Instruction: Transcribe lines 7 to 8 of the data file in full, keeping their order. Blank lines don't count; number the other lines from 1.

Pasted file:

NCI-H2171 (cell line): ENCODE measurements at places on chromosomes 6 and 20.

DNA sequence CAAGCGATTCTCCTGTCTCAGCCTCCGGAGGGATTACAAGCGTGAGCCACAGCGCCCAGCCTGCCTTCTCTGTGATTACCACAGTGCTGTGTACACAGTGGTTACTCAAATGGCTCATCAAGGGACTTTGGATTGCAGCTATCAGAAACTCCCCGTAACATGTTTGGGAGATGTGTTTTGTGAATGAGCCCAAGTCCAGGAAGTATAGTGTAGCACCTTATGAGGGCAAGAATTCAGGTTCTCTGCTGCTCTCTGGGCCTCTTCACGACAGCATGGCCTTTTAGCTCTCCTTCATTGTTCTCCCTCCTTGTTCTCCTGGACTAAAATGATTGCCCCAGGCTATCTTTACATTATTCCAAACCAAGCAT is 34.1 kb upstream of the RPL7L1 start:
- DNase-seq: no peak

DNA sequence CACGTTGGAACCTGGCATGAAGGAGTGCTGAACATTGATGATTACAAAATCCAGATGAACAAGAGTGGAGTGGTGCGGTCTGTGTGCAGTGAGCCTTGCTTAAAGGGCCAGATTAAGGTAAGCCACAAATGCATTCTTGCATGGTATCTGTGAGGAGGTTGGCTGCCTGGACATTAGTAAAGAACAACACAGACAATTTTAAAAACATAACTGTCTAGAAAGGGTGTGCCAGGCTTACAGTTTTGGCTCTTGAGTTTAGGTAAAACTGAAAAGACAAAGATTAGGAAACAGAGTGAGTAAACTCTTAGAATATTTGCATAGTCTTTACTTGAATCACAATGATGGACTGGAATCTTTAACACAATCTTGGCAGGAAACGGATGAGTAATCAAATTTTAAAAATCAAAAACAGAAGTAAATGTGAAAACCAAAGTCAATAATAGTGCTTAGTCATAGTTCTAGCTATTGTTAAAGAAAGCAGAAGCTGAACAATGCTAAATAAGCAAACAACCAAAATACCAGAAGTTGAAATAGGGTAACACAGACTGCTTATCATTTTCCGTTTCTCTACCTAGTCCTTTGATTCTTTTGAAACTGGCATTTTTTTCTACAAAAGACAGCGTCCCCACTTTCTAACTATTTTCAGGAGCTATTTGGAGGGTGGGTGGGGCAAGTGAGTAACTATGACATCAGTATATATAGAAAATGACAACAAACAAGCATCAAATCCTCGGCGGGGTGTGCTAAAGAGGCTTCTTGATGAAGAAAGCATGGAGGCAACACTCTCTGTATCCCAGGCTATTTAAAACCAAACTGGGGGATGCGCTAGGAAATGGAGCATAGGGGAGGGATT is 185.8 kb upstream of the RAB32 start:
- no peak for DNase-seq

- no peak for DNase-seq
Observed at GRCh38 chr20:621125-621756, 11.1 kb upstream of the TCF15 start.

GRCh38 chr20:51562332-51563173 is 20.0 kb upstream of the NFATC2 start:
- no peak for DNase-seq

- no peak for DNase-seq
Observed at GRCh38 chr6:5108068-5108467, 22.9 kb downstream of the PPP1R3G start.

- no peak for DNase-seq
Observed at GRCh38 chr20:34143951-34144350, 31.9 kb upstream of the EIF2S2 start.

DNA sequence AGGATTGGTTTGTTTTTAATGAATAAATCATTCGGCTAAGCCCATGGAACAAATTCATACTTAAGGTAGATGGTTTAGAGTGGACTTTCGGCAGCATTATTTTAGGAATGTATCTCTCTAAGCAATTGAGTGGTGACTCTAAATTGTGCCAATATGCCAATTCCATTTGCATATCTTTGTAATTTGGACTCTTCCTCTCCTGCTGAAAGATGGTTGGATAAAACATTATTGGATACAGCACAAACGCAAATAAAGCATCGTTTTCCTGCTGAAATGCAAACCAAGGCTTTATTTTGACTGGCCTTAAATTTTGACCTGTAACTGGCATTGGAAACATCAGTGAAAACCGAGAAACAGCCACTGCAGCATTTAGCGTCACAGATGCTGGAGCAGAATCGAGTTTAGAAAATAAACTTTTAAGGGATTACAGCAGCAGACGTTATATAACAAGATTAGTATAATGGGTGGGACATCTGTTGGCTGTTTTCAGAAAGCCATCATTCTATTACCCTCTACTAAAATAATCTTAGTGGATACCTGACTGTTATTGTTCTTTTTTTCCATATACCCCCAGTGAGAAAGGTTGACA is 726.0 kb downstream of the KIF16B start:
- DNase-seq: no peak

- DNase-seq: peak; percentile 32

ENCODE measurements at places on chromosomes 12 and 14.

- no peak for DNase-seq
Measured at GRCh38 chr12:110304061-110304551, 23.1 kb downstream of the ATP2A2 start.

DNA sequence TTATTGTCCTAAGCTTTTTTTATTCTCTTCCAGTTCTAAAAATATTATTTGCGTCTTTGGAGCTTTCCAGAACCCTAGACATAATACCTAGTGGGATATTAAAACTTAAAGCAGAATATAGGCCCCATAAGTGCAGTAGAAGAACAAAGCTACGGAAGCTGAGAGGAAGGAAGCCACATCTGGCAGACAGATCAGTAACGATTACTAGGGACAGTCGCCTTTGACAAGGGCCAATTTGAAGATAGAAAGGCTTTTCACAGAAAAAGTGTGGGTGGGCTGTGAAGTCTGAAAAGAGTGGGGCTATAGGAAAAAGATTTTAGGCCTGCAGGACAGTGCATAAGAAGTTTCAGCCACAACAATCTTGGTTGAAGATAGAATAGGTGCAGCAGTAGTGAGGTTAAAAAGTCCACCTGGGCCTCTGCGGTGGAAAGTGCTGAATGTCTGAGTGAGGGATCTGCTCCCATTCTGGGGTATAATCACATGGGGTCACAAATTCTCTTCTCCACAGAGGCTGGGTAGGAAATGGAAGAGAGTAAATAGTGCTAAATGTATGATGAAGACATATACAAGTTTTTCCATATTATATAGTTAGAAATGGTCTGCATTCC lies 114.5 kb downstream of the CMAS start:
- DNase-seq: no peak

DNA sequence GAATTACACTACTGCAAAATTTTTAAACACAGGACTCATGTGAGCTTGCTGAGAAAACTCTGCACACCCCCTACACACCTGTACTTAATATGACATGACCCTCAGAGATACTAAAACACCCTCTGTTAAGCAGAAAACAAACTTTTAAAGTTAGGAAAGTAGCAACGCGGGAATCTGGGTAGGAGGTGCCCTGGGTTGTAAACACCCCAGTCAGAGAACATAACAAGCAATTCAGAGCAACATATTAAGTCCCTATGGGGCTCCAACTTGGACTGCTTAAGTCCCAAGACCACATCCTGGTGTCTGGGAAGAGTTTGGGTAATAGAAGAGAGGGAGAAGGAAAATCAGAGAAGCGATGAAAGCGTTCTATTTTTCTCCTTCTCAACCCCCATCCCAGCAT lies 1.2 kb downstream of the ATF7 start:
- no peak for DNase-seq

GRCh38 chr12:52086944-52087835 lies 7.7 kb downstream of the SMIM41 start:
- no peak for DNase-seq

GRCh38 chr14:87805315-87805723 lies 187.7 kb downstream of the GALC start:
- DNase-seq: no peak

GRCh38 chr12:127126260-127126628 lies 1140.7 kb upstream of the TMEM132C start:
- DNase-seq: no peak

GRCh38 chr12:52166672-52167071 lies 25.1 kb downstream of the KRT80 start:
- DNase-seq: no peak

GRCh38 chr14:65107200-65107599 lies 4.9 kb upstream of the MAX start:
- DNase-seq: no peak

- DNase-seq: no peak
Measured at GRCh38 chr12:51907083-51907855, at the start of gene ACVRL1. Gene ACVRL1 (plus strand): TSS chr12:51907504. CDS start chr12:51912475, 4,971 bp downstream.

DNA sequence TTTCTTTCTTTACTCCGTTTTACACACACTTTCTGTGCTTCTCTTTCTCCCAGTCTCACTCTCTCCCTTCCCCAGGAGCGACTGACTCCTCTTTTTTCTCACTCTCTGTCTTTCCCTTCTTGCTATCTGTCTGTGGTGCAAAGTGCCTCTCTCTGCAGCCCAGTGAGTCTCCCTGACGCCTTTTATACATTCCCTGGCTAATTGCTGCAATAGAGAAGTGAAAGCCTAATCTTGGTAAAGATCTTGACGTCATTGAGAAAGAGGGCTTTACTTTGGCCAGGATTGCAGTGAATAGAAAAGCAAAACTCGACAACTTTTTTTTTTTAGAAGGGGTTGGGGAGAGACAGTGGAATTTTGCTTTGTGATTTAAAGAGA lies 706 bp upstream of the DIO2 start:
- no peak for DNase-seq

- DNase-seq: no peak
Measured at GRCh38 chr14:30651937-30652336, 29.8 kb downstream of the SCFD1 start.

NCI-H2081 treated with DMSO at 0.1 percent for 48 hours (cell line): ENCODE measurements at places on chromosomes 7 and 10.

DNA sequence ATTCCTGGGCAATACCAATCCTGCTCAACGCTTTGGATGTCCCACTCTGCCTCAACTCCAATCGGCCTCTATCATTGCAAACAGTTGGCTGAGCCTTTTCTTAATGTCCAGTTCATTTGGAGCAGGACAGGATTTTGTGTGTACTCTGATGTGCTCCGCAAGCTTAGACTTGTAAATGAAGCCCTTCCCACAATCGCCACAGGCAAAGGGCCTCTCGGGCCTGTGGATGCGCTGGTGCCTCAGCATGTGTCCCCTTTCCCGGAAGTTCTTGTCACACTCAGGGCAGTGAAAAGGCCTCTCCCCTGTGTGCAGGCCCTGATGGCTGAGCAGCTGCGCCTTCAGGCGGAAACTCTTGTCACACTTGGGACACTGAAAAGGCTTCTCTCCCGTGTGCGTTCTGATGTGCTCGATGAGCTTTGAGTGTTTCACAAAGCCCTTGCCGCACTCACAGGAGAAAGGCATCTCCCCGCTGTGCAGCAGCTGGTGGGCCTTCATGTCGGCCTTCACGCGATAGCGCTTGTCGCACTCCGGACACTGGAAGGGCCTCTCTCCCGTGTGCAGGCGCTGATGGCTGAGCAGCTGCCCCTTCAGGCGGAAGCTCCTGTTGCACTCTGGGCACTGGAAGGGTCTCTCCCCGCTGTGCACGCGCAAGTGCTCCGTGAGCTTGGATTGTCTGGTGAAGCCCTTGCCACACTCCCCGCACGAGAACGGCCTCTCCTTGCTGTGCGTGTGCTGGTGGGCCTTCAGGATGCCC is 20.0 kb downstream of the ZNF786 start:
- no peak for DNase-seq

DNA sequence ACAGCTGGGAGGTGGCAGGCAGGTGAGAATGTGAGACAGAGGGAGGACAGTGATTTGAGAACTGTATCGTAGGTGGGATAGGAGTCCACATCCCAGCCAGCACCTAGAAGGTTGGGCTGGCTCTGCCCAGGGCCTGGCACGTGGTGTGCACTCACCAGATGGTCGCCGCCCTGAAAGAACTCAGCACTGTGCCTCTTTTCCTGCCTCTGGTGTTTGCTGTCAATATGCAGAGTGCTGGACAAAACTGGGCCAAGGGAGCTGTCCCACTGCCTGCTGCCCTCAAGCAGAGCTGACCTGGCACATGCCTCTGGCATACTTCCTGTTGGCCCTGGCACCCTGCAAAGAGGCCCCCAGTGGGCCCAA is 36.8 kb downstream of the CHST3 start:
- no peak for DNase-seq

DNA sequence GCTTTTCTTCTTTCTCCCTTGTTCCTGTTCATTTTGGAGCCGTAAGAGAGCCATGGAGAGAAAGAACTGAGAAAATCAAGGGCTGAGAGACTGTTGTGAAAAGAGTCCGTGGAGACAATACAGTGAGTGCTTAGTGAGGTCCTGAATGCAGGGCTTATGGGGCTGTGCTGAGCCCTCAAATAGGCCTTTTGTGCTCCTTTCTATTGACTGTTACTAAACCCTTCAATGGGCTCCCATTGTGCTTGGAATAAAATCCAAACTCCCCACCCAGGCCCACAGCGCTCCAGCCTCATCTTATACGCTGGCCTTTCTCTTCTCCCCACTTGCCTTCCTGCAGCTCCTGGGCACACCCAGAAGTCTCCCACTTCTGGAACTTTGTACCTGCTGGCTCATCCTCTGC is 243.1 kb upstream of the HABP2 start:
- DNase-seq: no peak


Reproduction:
Observed at GRCh38 chr20:621125-621756, 11.1 kb upstream of the TCF15 start.

GRCh38 chr20:51562332-51563173 is 20.0 kb upstream of the NFATC2 start: